While standing outside recently, as the sunshine beamed down upon me, I could not help but to think how often I have taken the essential light of the sun for granted.
As I often do in my column (as was the case two weeks ago with my subject, “Necessary Evils”), I utilize and expound on well-known sayings that people commonly use.
Let us not forget the struggle to subdue and eradicate the deadly disease and enemy called COVID-19. It is still very much in effect.
A few weeks ago, my topic and thought dealt with things that we received from both parents entitled, “The Best and Worst from Both Sides.”
In getting an idea to write about in my column, my consideration today came to me as I thought about both my mother and father.
The content of my column today, for as much as my personal role is concerned in the storied and iconic life of Mrs. Ruby Woods Carter, started 55 years ago.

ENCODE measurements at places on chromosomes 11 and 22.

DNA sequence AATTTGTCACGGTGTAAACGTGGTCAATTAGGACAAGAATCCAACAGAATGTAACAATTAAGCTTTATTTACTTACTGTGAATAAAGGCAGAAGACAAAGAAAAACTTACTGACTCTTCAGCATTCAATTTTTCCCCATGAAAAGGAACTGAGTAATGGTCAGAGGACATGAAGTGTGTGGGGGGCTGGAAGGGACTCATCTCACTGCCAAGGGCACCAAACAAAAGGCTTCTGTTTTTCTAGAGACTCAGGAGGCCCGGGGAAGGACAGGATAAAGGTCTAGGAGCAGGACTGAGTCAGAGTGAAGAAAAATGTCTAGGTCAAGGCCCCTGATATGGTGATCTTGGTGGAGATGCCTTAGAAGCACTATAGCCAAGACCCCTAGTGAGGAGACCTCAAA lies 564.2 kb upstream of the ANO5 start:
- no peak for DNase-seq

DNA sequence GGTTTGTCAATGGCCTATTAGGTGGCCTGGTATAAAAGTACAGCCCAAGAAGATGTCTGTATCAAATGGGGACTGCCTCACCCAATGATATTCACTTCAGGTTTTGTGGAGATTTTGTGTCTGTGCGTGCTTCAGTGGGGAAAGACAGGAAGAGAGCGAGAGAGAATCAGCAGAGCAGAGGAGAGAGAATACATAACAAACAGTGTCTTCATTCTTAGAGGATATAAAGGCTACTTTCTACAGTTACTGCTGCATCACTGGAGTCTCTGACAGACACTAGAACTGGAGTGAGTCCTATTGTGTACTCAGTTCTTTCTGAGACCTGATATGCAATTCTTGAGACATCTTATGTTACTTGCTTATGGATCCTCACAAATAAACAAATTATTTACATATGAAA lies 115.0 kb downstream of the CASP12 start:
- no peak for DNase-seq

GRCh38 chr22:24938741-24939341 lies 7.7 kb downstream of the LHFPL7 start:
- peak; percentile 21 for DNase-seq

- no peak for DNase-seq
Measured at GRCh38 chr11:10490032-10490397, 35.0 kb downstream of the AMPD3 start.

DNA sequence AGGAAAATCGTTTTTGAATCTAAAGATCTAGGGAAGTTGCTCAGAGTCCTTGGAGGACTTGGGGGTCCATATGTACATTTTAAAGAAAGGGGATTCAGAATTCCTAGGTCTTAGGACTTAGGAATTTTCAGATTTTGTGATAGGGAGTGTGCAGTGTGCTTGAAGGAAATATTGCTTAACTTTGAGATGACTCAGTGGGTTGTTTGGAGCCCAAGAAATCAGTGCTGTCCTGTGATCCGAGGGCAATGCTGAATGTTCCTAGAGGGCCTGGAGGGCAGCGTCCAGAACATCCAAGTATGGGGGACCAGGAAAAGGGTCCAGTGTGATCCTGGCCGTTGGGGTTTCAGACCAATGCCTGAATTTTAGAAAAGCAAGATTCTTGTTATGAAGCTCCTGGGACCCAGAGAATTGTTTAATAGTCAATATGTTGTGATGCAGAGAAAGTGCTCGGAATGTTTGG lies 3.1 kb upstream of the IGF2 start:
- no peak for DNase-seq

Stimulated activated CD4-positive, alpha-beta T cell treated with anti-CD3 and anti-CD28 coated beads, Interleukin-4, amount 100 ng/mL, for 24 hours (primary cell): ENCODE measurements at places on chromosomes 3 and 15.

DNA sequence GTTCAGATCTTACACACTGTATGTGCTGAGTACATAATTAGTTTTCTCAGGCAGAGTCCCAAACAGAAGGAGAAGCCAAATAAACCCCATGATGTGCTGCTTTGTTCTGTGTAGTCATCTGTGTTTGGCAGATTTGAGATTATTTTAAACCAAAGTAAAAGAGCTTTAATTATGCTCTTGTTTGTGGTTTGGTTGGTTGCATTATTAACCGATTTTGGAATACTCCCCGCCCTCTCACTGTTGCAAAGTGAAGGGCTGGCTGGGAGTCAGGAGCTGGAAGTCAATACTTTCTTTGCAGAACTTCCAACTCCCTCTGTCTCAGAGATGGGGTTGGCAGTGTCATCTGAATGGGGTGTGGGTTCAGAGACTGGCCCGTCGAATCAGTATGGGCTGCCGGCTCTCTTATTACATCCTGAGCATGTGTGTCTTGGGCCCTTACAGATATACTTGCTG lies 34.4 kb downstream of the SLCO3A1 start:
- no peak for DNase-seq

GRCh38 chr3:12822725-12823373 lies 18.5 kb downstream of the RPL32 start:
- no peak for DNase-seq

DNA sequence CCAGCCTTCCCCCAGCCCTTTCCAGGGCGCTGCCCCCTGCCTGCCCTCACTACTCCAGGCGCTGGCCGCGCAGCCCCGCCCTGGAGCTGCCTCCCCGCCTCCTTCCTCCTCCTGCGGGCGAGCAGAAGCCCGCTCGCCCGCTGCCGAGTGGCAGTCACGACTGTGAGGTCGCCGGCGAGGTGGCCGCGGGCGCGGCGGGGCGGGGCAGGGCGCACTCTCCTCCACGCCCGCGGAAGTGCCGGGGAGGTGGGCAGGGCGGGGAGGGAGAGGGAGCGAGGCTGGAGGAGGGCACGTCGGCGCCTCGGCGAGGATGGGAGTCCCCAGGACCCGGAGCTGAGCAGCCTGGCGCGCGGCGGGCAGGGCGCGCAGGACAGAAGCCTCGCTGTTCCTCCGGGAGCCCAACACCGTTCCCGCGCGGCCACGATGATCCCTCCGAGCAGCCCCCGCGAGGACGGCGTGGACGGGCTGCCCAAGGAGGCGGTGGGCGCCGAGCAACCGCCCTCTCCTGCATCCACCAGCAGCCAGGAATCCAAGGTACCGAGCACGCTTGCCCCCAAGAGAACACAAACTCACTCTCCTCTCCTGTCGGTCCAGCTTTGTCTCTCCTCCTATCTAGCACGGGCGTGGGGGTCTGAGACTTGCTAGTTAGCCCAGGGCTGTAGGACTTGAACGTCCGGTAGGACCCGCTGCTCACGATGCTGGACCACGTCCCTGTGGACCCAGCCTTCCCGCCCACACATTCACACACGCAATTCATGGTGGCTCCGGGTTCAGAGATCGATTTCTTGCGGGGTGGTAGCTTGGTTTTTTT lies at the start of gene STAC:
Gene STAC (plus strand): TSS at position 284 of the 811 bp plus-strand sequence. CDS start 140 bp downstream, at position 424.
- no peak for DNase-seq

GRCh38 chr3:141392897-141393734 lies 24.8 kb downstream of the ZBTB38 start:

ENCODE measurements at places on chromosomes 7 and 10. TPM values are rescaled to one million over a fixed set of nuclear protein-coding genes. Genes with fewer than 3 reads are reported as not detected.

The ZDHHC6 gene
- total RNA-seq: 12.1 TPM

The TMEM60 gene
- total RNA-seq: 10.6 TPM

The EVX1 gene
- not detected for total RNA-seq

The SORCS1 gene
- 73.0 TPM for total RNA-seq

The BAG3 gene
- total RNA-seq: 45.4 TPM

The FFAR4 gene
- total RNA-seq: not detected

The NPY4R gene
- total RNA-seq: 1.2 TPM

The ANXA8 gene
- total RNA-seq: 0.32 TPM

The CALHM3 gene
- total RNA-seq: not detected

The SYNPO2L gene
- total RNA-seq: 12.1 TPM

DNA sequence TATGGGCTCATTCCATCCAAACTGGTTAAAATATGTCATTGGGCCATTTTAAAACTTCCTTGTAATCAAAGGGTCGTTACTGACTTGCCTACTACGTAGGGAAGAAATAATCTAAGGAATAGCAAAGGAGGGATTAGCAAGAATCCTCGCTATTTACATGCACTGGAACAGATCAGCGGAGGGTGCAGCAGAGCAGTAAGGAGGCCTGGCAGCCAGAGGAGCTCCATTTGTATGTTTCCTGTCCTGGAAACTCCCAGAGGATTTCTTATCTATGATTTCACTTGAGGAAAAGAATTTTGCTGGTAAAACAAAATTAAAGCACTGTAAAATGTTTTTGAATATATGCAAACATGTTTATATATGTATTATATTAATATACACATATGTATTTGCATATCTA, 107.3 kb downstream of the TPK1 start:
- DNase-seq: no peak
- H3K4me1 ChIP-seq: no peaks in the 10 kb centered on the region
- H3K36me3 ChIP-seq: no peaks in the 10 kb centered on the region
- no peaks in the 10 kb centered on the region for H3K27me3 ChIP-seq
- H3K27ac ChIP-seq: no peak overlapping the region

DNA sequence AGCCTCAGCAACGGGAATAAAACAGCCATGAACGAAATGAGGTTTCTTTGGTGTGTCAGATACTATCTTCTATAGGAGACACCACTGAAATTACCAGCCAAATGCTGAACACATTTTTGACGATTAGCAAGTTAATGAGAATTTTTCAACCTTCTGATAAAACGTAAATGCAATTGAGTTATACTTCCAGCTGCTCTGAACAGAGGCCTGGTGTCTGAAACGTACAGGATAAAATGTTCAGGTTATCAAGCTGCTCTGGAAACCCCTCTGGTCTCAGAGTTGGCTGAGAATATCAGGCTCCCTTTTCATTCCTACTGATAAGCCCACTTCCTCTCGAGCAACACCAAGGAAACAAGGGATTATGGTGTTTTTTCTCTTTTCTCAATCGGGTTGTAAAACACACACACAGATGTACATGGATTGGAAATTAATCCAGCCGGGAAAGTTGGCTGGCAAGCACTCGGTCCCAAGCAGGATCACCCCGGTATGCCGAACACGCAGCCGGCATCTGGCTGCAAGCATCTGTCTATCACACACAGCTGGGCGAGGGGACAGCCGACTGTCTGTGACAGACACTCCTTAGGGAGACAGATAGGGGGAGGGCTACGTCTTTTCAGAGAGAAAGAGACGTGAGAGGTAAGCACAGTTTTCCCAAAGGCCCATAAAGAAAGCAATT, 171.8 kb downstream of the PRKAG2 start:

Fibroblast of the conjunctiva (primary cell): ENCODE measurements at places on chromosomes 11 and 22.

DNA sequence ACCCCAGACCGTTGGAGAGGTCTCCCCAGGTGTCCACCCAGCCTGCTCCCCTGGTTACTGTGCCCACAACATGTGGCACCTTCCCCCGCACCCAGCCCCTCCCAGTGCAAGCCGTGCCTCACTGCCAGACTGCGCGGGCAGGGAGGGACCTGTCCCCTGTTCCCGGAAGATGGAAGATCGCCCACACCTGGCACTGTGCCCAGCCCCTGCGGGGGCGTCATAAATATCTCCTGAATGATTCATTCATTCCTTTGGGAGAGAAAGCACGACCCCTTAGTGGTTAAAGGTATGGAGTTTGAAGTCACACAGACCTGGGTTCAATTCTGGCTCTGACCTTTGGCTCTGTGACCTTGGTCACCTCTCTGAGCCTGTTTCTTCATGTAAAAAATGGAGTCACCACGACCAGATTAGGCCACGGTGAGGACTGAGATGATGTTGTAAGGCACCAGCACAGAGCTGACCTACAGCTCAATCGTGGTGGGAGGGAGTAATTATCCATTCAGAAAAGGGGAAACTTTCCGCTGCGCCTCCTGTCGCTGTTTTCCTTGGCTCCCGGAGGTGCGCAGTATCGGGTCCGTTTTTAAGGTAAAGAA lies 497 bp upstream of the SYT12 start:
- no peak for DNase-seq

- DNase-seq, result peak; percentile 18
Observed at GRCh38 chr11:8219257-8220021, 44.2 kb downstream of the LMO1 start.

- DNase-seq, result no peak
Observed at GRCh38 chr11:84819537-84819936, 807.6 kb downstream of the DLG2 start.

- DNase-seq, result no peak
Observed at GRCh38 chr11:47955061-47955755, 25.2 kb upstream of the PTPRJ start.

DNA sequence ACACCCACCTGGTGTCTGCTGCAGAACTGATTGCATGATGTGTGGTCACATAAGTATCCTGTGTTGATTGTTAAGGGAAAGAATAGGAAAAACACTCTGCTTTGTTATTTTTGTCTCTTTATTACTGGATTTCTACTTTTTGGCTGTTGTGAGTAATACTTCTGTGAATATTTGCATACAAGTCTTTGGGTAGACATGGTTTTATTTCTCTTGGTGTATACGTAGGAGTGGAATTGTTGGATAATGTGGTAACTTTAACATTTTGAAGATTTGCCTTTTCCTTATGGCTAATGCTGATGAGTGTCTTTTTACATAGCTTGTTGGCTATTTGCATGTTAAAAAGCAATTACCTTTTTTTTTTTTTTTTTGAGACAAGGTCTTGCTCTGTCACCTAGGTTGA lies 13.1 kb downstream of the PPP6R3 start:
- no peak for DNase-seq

In my column today, I want to consider a matter that we all will have to face one day. Though we may attempt to deny it, disown it, or attempt to expel it away, there is certainly no way that we can completely escape it altogether.
When a city or community is in grave shortage of the caliber of people who I am considering in my column today, such a place will experience a decline of the very elements and human qualities that are necessary for it to be fertile, fruitful, and replete in the intangibles.
Like many African- Americans, I had mixed emotions about getting vaccinated against the COVID-19 virus.